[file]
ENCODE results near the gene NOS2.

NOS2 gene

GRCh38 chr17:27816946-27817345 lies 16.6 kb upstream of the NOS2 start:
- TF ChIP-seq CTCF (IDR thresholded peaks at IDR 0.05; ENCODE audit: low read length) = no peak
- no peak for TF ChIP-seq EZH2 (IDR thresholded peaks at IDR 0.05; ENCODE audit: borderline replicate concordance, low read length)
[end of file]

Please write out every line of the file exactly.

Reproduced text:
ENCODE results near the gene NOS2.

NOS2 gene

GRCh38 chr17:27816946-27817345 lies 16.6 kb upstream of the NOS2 start:
- TF ChIP-seq CTCF (IDR thresholded peaks at IDR 0.05; ENCODE audit: low read length) = no peak
- no peak for TF ChIP-seq EZH2 (IDR thresholded peaks at IDR 0.05; ENCODE audit: borderline replicate concordance, low read length)